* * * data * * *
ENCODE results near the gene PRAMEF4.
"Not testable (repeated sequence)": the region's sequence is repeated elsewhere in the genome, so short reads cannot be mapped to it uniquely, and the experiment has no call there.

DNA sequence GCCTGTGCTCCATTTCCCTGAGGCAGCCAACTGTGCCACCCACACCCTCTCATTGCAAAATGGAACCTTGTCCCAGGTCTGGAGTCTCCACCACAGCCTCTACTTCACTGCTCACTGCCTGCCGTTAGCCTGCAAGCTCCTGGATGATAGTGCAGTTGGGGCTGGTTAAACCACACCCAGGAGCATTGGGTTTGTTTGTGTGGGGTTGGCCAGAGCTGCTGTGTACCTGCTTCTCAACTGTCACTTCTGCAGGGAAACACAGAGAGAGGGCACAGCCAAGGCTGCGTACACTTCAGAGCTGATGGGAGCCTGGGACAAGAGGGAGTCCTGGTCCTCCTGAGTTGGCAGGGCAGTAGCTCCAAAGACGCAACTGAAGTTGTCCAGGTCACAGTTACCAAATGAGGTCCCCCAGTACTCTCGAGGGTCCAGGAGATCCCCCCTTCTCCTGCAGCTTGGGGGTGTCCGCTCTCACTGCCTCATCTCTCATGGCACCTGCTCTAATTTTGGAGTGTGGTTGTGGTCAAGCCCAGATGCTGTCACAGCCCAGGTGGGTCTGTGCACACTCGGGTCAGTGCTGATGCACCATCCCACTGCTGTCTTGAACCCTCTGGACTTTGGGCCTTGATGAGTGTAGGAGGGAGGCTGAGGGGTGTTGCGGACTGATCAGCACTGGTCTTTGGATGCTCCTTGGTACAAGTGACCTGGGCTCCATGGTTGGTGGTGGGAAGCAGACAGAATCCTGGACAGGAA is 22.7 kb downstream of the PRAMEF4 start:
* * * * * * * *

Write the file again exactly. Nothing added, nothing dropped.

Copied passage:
ENCODE results near the gene PRAMEF4.
"Not testable (repeated sequence)": the region's sequence is repeated elsewhere in the genome, so short reads cannot be mapped to it uniquely, and the experiment has no call there.

DNA sequence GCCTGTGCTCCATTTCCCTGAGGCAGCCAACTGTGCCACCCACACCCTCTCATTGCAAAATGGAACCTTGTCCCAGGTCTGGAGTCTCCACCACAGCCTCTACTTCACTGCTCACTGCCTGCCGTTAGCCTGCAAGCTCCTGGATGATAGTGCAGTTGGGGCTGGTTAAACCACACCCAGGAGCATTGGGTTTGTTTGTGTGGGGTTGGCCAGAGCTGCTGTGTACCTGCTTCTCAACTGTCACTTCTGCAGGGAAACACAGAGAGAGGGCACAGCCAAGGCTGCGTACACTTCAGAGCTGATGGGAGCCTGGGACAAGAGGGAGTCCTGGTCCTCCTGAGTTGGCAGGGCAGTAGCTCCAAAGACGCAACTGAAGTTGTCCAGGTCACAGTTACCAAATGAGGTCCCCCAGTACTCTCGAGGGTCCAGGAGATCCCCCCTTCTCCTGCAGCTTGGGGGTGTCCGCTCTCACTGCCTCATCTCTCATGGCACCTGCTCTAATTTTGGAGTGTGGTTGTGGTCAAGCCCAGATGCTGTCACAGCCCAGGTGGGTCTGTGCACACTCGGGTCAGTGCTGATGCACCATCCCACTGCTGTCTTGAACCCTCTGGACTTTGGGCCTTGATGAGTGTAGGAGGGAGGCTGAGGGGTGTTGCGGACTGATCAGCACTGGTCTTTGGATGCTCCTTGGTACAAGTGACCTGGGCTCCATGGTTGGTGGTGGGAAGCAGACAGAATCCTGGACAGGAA is 22.7 kb downstream of the PRAMEF4 start: